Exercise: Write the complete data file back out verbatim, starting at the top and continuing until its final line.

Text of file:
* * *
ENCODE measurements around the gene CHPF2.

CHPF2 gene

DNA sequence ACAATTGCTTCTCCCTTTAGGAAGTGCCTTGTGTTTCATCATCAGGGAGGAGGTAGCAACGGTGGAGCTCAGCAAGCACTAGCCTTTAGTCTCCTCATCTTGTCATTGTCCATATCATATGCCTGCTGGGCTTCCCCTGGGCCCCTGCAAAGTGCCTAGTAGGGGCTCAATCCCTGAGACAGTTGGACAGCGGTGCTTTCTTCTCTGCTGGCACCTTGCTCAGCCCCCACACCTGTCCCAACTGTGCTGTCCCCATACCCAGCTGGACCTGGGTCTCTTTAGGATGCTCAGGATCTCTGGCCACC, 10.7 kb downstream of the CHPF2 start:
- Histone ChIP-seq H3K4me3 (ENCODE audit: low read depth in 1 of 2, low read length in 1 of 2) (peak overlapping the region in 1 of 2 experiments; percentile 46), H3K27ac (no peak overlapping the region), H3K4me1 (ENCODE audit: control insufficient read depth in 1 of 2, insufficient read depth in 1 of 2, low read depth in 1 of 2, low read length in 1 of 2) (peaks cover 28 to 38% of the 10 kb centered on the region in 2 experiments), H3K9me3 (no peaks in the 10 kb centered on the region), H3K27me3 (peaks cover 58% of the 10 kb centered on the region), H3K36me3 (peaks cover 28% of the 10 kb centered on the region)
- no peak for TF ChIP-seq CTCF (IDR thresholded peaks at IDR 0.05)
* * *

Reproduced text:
ENCODE measurements around the gene CHPF2.

CHPF2 gene

DNA sequence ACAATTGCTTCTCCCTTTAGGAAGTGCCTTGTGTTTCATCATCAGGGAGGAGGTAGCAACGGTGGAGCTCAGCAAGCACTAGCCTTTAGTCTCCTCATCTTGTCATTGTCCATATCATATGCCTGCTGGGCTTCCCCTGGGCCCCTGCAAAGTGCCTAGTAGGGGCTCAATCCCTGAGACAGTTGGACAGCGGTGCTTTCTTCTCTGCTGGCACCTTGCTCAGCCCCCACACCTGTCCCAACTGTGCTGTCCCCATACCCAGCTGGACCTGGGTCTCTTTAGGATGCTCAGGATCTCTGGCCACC, 10.7 kb downstream of the CHPF2 start:
- Histone ChIP-seq H3K4me3 (ENCODE audit: low read depth in 1 of 2, low read length in 1 of 2) (peak overlapping the region in 1 of 2 experiments; percentile 46), H3K27ac (no peak overlapping the region), H3K4me1 (ENCODE audit: control insufficient read depth in 1 of 2, insufficient read depth in 1 of 2, low read depth in 1 of 2, low read length in 1 of 2) (peaks cover 28 to 38% of the 10 kb centered on the region in 2 experiments), H3K9me3 (no peaks in the 10 kb centered on the region), H3K27me3 (peaks cover 58% of the 10 kb centered on the region), H3K36me3 (peaks cover 28% of the 10 kb centered on the region)
- no peak for TF ChIP-seq CTCF (IDR thresholded peaks at IDR 0.05)